WASHINGTON -- Some inner city men suffer from a culture that does not value hard work, House Budget Committee Chairman Paul Ryan said Wednesday.
"We have got this tailspin of culture, in our inner cities in particular, of men not working and just generations of men not even thinking about working or learning the value and the culture of work," the Wisconsin Republican said on Bill Bennett's "Morning in America" radio show. "There is a real culture problem here that has to be dealt with."
Rep. Barbara Lee (D-Calif.) called Ryan's remark "deeply offensive."
"My colleague Congressman Ryan's comments about 'inner city' poverty are a thinly veiled racial attack and cannot be tolerated," Lee said in an email to reporters. "Let's be clear, when Mr. Ryan says 'inner city,' when he says 'culture,' these are simply code words for what he really means: 'black.'"
During his radio interview, Ryan cited a Harvard study finding that youth from lower-class backgrounds tended to be more isolated from society and civil institutions. Ryan's office noted that the study's authors themselves emphasized that their work focused on class and not race. (The study controlled for a variety of factors, including "urbanicity," suggesting an "inner city" environment predicted less about young people's civic engagement than their class background.)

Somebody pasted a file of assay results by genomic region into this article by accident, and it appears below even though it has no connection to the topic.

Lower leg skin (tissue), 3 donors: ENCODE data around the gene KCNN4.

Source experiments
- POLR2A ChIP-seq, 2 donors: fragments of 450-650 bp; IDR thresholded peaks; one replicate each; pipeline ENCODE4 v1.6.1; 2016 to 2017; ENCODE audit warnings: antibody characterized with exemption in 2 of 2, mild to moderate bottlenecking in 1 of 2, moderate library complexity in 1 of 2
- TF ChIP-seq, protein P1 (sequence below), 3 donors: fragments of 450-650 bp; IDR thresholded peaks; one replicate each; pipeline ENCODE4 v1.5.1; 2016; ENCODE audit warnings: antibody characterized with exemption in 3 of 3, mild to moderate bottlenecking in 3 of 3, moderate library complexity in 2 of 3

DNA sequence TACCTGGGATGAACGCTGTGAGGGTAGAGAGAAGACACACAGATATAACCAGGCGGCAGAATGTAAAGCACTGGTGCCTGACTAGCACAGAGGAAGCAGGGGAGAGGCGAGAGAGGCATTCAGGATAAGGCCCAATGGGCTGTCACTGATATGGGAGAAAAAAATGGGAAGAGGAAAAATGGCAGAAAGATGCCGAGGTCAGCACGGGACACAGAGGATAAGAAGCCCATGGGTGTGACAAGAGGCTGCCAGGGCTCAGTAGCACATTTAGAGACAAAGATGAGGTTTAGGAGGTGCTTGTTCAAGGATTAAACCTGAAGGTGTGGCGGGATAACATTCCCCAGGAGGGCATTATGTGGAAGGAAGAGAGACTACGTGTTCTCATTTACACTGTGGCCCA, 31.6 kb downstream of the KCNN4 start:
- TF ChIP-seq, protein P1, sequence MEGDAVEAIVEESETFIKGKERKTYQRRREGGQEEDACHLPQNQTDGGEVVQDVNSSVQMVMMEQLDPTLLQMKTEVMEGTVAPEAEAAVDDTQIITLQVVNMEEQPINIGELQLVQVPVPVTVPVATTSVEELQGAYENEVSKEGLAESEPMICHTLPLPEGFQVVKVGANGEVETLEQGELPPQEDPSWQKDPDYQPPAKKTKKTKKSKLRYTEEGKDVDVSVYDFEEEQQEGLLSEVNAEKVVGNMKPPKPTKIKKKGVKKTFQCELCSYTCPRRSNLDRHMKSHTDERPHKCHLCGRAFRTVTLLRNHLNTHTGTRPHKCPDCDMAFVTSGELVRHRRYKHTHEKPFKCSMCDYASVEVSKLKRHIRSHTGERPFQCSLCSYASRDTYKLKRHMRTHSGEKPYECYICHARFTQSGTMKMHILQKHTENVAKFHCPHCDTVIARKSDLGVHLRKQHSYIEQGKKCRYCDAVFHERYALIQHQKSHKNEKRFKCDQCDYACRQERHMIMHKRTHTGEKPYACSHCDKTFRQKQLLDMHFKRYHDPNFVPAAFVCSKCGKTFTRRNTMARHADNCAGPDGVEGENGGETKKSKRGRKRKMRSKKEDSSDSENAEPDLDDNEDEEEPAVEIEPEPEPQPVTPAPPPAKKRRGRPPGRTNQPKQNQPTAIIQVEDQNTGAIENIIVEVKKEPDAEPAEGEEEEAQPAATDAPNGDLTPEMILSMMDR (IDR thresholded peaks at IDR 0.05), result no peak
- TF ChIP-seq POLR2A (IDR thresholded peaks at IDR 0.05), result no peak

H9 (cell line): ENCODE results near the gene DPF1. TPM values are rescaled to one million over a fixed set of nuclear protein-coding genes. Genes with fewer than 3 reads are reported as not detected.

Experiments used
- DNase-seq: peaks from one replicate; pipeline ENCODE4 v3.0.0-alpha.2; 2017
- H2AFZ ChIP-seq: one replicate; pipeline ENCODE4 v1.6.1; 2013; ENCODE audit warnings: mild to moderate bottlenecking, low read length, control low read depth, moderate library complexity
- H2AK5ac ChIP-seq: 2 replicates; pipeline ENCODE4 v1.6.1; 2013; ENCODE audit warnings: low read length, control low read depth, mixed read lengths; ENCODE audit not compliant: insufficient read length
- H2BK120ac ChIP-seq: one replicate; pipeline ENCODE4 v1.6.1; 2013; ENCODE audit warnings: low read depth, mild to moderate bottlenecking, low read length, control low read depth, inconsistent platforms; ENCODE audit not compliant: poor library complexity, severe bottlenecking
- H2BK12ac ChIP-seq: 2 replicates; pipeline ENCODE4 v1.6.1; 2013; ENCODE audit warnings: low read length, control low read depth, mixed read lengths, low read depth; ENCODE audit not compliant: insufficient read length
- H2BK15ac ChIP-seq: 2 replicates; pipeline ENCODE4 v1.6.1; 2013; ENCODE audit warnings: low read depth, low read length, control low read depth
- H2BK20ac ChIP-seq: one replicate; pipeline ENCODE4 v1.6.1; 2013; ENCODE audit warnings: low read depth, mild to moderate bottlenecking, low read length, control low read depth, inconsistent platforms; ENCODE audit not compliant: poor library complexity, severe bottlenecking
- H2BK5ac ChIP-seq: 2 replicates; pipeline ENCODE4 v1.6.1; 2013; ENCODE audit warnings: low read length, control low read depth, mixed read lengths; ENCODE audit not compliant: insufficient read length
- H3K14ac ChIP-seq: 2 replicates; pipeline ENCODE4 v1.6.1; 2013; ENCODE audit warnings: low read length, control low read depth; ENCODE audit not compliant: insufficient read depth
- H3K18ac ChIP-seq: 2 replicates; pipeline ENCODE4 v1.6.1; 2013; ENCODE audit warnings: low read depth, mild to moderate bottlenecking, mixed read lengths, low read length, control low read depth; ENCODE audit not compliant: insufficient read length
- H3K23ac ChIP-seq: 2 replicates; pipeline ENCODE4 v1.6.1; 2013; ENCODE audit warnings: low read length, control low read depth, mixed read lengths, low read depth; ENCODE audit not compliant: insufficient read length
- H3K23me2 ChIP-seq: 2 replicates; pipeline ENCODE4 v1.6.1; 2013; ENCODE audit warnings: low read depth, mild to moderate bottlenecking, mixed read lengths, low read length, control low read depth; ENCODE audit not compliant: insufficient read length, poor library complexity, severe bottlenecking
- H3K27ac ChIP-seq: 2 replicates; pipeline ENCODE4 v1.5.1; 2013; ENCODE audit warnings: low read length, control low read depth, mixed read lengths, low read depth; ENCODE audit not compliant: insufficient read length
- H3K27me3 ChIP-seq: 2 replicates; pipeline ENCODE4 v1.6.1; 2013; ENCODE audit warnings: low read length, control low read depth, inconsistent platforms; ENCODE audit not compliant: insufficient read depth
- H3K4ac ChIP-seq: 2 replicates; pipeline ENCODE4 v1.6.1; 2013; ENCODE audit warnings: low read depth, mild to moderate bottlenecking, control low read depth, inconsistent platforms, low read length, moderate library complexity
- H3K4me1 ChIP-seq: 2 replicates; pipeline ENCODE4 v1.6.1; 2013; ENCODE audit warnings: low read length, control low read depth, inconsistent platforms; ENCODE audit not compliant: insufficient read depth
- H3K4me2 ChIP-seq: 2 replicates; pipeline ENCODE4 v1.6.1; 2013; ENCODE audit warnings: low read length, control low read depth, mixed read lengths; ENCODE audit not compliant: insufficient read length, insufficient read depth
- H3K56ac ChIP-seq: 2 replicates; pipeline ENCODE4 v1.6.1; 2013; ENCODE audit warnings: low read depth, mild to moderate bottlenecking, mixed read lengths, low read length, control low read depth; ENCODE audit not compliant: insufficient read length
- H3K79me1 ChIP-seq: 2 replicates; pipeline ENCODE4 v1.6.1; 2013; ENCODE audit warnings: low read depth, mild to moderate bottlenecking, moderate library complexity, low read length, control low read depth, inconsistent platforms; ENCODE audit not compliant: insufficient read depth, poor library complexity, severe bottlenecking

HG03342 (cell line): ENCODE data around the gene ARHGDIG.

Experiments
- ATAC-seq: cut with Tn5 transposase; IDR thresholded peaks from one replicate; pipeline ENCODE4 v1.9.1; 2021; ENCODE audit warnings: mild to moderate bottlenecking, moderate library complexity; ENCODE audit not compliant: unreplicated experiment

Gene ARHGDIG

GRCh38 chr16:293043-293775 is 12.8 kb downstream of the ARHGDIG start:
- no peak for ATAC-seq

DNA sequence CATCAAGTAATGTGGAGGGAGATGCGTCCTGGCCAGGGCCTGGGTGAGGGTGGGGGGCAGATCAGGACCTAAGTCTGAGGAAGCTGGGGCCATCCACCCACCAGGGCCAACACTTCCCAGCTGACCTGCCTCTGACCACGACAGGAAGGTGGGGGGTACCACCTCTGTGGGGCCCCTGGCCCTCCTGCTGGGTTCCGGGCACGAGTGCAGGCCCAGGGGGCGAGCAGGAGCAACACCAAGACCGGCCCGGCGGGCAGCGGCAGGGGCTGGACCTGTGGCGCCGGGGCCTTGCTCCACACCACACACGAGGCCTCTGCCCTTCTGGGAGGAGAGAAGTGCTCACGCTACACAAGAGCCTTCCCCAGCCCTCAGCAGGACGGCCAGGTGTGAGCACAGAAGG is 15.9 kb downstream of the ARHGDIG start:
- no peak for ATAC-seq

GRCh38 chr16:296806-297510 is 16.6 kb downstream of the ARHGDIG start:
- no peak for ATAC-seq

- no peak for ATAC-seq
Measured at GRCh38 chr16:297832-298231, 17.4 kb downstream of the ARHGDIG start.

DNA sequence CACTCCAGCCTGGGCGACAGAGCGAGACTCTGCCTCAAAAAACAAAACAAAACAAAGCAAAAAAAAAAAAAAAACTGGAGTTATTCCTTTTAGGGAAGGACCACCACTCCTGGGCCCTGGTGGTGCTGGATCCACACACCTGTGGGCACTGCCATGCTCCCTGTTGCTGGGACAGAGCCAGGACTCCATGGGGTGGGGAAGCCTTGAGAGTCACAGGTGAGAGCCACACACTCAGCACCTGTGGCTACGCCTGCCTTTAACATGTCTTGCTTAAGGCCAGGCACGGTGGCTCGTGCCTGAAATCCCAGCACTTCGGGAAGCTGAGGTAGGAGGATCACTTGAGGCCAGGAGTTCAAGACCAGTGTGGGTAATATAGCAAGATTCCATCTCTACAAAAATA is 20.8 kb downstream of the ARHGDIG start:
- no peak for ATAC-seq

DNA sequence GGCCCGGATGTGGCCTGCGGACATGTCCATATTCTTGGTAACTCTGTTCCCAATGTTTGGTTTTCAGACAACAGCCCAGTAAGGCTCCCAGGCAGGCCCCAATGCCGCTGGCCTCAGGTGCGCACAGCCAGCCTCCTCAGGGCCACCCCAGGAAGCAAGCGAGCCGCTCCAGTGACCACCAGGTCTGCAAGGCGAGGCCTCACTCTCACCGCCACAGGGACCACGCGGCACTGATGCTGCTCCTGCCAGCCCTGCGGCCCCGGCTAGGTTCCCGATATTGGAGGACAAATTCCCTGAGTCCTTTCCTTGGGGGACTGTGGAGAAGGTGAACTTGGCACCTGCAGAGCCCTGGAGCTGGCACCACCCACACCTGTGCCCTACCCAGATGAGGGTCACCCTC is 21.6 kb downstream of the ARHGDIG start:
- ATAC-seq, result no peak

Ryan's comment was prompted by a question from Bennett about the "fatherless problem" and young people needing to see their parents working to understand the value of work. Ryan went on to say people should get involved in inner cities.
"If you're driving from the suburb to the sports arena downtown by these blighted neighborhoods, you can't just say, 'I'm paying my taxes, government's got to fix that.' You need to get involved," Ryan said. "You need to get involved yourself, whether through a good mentor program, or some religious charity, whatever it is to make a difference. And that's how we help resuscitate our culture."
Ryan himself spent some time last year visiting cities and talking to ex-convicts "about the means of their salvation," the Washington Post reported in November.
The former GOP vice presidential candidate will soon unveil a budget proposal that would likely overhaul federal safety net programs for poor people while saving money for the federal government, one of his longstanding goals. Ryan has said programs like food stamps and Medicaid "trap" people in poverty because earning higher income through work means less eligibility for benefits. Ryan said last week that liberal poverty policies give people "a full stomach and an empty soul."
Though poverty has long been concentrated in urban areas, for the past decade it's been rising faster in the suburbs.
This story has been updated with a comment from Rep. Barbara Lee.